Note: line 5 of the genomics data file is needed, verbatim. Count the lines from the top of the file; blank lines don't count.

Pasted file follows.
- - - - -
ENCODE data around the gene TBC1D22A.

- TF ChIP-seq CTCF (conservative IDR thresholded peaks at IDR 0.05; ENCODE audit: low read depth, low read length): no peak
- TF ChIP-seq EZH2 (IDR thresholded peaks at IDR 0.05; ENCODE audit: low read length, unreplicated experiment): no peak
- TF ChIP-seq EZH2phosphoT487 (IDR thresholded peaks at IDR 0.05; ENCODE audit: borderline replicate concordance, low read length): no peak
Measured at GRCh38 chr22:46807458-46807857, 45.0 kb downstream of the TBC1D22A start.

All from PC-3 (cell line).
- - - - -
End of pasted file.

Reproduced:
Measured at GRCh38 chr22:46807458-46807857, 45.0 kb downstream of the TBC1D22A start.